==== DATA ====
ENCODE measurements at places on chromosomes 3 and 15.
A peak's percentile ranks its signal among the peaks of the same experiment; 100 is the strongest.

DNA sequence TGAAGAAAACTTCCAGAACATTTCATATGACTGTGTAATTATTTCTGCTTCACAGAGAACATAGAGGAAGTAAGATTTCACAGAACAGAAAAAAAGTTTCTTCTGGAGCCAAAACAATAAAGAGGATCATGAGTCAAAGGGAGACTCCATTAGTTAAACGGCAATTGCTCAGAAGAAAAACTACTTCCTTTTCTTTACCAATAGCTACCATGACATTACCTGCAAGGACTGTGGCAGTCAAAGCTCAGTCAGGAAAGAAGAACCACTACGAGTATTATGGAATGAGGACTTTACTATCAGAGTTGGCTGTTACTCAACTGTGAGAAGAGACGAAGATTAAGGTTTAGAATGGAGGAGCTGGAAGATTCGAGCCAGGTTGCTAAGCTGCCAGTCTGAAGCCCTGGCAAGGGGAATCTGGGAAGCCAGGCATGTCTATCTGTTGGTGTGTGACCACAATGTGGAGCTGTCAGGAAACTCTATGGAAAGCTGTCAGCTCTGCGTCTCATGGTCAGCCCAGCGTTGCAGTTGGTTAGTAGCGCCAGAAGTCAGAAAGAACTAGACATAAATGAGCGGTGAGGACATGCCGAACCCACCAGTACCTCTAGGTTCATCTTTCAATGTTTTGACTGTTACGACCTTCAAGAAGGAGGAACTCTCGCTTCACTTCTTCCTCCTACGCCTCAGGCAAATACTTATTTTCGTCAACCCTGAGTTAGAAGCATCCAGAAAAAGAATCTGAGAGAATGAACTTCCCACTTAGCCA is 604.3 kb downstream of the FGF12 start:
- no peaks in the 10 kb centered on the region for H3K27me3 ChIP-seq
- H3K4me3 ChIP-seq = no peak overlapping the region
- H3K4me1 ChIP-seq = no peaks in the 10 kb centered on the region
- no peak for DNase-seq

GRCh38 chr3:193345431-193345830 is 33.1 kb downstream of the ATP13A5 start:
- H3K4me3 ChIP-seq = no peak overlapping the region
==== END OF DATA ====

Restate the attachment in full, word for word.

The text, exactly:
ENCODE measurements at places on chromosomes 3 and 15.
A peak's percentile ranks its signal among the peaks of the same experiment; 100 is the strongest.

DNA sequence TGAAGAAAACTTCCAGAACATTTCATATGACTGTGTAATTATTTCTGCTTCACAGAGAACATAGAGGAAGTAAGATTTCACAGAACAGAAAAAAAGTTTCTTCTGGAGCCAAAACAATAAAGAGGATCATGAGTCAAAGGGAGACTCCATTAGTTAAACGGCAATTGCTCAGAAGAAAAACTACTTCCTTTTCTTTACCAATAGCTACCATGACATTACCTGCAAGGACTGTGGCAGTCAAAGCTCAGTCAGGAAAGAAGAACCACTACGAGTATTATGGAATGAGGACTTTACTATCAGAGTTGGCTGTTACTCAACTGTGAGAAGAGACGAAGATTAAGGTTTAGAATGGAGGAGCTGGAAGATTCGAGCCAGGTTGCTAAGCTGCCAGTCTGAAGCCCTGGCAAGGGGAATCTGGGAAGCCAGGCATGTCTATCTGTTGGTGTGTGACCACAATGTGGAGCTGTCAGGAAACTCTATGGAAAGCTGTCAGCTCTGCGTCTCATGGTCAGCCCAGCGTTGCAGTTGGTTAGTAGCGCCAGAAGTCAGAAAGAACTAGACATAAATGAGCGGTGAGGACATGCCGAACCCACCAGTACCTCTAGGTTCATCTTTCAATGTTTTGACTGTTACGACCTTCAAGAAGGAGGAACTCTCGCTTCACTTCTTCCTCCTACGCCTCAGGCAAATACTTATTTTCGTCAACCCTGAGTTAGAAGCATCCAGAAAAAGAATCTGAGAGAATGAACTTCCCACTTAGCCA is 604.3 kb downstream of the FGF12 start:
- no peaks in the 10 kb centered on the region for H3K27me3 ChIP-seq
- H3K4me3 ChIP-seq = no peak overlapping the region
- H3K4me1 ChIP-seq = no peaks in the 10 kb centered on the region
- no peak for DNase-seq

GRCh38 chr3:193345431-193345830 is 33.1 kb downstream of the ATP13A5 start:
- H3K4me3 ChIP-seq = no peak overlapping the region